Retrieve Lament: Jen Thompson's mourning story

Throughout this week that we call Holy, I've invited a few friends who have companioned in suffering with Christ and His people to share a bit of their stories with us. My friendship with today's guest is one of the best surprises of the past year, and one that is full of a resurrection kind of grace. I never got to meet Lydia, but I feel a bit like I know her because her beautiful life is forever impressed on the collective memory of of the church community we now call family. So are Jen, Micah, Levi & Meg. Would you read their story with me, and listen with an open heart for any words Christ might be speaking to you through them?

 Jen and Lydia (8 months old), April 2010

Jen and Lydia (8 months old), April 2010

Retrieving lament with the broken-hearted Father

I won’t ever forget her last day with us…

Watching her labored breathing, knowing her time was coming close.

The feeling of her body in my arms as we tried to figure out a way to say goodbye.

Laying her tiny, lifeless body down for the last time, knowing the next time I saw her face would be on my last day.

Turning away from our daughter and taking my first step into a new life that I couldn’t begin to comprehend.

They are heavy memories. I keep them piled like discarded bricks in the back of my mind. Every now and then I try to put them into some kind of shape that makes sense, all the while knowing that there are pieces I won’t ever figure out how to fit together. Despite my faith, there was a descent to dark places. I struggled to understand the purpose of pain, of loss. I questioned God’s goodness and His love for me.

Faith was hard. Sometimes, even seven years later, it still is. There has been only one thought that has brought me any comfort some days, and it is this: I serve a God who watched His only son die.

He watched His son’s labored breathing, knowing the time was coming close.

He too, had to figure out a way to say goodbye.

He had to watch as His son’s lifeless body was taken down from a cross.

He turned away.

The desperate feeling when I looked to things that had always brought me comfort, but now left me feeling empty and broken, dissipated when I looked to a Father who entirely understood my pain. If, on that last day, I could have made the sky fill with the darkness I felt I would have. If I could have, I would have pounded the ground until the whole earth shook and broke apart.

When I look at the death of Jesus now, these are the things I see more clearly than ever before. Of course I still see Jesus giving all so I could live. I still see His pain and know that He died for me. But when I look to the background of the picture, I see evidence of the God who is not visible there - the broken hearted Father. The Father who knew from before time that this would be the outcome of Jesus’ life. The Father who was sorrowful, even knowing that only three days stood between Him and seeing His son again. The Father who darkened the sky and shook the earth watching His son suffer. And the Father who finally had to turn away from His son. And not because a new life was starting for Him, but because He couldn’t bear to see the sin that covered Him. He let His son feel forsaken, something I cannot even begin to comprehend.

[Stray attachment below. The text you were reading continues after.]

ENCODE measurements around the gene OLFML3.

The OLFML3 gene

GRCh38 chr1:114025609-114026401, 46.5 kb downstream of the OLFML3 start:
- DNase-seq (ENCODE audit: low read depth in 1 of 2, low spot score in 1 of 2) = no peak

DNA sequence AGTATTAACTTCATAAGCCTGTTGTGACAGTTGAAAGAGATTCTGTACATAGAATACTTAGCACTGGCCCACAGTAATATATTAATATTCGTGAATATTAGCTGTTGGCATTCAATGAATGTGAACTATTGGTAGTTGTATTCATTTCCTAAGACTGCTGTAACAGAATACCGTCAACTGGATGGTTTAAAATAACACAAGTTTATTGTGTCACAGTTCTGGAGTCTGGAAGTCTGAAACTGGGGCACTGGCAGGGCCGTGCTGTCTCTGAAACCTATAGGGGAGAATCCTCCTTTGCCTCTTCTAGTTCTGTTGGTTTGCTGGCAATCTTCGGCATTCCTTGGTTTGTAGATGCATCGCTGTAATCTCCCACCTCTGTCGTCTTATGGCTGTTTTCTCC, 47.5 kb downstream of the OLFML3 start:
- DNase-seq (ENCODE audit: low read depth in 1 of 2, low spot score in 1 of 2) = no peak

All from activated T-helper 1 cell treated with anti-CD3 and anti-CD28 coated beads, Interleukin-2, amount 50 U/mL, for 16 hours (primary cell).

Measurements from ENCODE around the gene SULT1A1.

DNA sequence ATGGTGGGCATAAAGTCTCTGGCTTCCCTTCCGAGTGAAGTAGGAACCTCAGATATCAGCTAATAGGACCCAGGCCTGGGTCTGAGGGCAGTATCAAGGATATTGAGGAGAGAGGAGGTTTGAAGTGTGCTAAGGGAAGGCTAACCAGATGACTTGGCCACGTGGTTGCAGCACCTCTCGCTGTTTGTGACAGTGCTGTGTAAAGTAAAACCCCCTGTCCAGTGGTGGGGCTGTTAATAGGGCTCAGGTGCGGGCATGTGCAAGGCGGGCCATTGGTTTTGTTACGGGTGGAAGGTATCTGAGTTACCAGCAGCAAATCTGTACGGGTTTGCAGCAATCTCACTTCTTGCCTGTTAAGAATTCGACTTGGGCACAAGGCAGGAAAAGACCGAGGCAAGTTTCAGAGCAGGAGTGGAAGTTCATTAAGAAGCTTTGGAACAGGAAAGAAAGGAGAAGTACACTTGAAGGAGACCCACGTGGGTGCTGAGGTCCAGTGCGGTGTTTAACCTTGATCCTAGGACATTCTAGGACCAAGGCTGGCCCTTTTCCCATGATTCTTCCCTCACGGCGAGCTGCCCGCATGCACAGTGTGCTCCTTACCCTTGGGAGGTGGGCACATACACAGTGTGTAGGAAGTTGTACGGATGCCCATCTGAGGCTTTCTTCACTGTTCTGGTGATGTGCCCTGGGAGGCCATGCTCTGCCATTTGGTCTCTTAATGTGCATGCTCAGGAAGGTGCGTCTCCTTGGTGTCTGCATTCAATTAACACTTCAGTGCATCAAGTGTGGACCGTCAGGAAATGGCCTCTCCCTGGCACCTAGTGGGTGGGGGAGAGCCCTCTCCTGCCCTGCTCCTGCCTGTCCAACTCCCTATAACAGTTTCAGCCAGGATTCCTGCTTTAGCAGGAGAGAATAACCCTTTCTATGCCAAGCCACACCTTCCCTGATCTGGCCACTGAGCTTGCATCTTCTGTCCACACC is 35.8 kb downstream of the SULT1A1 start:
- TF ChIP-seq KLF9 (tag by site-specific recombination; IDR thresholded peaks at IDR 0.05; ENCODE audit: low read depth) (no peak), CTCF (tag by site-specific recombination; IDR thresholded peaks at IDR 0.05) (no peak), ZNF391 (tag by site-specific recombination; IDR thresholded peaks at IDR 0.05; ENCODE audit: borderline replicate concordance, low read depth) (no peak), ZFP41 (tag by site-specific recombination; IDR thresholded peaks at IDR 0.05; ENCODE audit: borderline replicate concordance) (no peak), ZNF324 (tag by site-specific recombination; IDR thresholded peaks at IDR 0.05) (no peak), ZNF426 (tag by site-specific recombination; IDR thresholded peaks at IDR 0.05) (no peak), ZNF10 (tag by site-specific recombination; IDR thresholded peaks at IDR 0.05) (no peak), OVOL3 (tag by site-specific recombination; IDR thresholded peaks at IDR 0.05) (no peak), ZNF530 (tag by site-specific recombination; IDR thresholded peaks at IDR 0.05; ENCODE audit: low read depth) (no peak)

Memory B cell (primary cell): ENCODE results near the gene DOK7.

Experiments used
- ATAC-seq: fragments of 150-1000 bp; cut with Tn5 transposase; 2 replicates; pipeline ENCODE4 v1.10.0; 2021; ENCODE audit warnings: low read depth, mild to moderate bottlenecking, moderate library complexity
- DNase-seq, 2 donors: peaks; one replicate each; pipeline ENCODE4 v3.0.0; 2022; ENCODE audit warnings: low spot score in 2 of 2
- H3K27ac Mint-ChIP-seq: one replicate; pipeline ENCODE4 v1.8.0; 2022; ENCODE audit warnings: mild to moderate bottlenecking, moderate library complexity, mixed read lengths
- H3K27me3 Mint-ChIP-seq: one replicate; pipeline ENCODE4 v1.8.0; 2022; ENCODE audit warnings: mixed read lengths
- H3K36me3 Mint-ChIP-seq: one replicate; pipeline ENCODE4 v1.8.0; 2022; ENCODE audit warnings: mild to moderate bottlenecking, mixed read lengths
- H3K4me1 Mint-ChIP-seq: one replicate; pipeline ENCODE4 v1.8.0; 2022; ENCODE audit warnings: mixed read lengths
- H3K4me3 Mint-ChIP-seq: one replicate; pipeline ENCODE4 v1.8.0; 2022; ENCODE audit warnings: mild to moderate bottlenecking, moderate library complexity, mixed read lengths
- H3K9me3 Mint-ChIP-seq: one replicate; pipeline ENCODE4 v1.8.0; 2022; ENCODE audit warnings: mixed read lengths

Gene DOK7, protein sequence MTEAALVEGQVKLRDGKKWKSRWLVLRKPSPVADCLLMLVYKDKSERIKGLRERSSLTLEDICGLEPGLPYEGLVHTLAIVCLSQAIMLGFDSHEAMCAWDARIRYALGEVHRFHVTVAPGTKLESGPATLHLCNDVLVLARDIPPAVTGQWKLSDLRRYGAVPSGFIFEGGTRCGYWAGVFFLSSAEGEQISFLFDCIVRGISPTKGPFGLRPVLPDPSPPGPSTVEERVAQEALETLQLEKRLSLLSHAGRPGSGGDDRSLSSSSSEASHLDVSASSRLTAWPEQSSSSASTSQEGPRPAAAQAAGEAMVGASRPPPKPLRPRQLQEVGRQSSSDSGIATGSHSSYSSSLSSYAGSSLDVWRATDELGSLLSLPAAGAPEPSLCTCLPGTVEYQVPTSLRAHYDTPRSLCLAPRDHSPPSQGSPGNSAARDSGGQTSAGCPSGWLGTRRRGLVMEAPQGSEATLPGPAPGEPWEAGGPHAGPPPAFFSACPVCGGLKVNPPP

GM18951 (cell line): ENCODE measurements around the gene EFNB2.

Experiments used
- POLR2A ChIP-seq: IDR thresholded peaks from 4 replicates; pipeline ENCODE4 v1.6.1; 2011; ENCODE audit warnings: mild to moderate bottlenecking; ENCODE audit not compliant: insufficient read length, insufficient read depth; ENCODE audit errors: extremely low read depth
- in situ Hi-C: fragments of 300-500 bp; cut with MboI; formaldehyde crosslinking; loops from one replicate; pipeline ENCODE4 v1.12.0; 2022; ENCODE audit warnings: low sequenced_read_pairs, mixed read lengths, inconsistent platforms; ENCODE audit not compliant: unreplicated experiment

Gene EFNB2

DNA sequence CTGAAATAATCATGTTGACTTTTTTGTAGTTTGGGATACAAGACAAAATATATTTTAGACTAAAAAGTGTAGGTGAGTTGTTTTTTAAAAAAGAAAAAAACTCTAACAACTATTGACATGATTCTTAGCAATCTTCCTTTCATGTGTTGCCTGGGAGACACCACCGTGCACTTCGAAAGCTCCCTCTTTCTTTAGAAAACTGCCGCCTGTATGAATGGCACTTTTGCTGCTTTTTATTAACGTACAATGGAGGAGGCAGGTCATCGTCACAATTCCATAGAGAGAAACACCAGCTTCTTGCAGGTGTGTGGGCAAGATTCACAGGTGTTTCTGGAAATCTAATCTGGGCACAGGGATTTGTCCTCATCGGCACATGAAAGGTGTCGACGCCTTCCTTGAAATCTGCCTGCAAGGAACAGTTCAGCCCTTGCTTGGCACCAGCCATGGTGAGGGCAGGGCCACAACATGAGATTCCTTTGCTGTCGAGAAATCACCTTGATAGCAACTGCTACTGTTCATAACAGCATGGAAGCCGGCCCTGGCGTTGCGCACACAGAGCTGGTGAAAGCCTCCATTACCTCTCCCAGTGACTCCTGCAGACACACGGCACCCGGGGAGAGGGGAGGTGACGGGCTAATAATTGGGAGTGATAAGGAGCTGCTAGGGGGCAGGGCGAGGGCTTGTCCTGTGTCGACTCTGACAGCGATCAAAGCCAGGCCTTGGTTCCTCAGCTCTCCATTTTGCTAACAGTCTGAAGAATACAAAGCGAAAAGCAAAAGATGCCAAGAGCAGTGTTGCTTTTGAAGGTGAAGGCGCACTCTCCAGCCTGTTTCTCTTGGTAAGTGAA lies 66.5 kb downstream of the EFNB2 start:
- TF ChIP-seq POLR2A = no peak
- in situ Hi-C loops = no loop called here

And the thing that keeps me near my Father in heaven, more than knowing that I walk a road of grief that He has walked as well, is the knowledge that He chose this path for me.

He left His son alone so I wouldn’t ever have to feel alone.

It’s a kind of grace I can never fully hold onto, a love I can barely grasp. Because I know how it feels to watch your only begotten die. I know the pain of separation, despite the knowledge that a glorious day of reunion will come. But I do not know nor can I comprehend anyone ever choosing this. But He did. For me. For my daughter. For you.

So when I look to honor Jesus on these days before and after His death, when I sing with a broken but joyful heart of what He has done for me, my eyes now look to the Father too. I lift my hands in praise to sing about the grave being opened with my eyes on the Father because I know that even though His sorrow was deep, His joy at being reunited with Jesus was so much deeper. And I can sing with joy of death defeated because His sacrifice has made that joy reality for me. I’m still waiting, but I wait with a kind Father who did not spare His own Son and who longs with me for the day my joy will be complete.


Jen is a daughter, pastor’s wife, mama to two on earth and one in heaven, woman walking through this world doing her best to keep her eyes on Jesus. She enjoys naps, dance parties in the kitchen, a good caffeinated beverage, and making baked goods and forcing people to eat them.


Once, ritual lament would have been chanted; women would have been paid to beat their breasts and howl for you all night, when all is silent. Where can we find such customs now? So many have long since disappeared or been disowned.

That’s what you had to come for: to retrieve the lament that we omitted.”
— Ranier Maria Rilke, "Requiem For A Friend"

(You can read all of the Retrieve Lament stories from previous years here.)